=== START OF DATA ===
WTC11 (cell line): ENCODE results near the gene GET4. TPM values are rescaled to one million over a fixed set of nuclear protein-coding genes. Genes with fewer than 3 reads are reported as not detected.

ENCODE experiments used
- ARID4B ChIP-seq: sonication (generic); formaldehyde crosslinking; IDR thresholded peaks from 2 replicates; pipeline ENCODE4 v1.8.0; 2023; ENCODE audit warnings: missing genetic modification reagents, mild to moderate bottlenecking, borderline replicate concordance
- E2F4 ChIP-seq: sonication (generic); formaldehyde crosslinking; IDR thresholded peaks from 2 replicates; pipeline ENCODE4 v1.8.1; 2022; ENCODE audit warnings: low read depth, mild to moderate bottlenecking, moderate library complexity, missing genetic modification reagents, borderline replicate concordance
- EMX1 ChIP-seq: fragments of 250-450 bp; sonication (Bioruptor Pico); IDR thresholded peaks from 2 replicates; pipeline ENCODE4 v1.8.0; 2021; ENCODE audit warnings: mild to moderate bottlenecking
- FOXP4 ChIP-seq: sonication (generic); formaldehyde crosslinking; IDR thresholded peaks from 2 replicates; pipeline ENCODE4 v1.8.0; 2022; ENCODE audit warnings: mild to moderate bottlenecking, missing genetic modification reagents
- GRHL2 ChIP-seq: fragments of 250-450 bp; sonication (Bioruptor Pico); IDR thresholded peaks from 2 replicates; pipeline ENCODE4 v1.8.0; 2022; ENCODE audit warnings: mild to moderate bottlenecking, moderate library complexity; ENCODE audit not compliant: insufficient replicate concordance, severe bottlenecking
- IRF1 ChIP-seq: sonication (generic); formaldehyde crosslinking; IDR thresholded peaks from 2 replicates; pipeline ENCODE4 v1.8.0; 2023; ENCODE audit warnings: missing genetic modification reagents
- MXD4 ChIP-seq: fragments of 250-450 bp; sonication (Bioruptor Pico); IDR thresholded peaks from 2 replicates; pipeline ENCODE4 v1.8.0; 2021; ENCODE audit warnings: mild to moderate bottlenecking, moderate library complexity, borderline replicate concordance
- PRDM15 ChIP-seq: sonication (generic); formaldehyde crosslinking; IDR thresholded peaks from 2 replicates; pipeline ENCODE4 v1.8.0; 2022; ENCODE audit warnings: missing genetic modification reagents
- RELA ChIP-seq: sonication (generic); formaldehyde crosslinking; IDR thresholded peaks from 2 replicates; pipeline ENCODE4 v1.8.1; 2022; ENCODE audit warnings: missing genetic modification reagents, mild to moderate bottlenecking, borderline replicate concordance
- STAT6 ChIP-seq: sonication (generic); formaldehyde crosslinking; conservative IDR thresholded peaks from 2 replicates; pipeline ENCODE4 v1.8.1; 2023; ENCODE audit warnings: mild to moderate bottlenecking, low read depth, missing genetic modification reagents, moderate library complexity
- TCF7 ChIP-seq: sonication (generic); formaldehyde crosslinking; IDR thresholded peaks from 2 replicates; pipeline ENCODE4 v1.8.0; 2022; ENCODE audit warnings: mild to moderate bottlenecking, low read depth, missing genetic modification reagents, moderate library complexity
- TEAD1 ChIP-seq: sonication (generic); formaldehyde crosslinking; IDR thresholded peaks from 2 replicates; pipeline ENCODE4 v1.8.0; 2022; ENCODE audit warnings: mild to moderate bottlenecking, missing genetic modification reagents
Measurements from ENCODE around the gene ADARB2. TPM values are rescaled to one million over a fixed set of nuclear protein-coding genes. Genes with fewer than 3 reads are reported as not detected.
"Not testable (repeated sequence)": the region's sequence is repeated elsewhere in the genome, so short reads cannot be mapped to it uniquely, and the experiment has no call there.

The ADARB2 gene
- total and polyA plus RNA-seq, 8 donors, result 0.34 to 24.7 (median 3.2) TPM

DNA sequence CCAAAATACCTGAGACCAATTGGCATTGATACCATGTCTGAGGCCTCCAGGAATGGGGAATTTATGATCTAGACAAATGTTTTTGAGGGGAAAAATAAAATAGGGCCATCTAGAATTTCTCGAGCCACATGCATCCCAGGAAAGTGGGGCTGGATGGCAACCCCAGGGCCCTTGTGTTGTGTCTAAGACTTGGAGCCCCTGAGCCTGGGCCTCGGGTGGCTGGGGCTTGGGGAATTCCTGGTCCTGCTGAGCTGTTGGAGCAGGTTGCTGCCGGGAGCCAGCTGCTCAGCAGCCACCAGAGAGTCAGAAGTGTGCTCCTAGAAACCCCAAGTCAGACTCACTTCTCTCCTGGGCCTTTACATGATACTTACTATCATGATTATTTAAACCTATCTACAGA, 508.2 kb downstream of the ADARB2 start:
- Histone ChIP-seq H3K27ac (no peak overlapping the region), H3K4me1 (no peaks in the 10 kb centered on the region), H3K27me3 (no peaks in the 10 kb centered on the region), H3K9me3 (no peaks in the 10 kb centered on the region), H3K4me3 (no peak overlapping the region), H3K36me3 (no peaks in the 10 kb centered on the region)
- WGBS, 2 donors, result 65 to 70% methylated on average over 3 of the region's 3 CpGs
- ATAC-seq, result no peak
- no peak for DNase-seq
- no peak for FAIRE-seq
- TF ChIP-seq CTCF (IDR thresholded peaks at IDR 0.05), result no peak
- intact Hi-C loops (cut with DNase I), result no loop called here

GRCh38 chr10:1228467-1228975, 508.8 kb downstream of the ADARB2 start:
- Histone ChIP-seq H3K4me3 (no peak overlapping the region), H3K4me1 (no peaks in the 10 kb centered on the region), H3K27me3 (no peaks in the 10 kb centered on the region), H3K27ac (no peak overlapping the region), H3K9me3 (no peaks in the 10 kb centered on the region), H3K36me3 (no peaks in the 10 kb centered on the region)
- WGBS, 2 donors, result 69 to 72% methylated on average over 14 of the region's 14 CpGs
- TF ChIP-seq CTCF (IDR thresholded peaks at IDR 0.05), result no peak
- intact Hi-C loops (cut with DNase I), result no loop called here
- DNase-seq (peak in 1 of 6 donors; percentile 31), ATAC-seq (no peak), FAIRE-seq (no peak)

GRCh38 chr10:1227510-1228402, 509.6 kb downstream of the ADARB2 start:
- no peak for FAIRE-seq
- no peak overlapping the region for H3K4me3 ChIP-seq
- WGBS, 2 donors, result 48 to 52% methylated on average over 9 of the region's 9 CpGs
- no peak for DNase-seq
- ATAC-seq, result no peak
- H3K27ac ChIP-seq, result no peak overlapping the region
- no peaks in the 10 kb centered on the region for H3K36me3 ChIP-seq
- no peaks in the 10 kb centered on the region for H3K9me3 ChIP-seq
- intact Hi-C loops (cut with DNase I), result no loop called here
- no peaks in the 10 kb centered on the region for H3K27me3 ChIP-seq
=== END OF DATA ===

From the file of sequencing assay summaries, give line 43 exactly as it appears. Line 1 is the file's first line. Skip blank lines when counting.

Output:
- no peaks in the 10 kb centered on the region for H3K27me3 ChIP-seq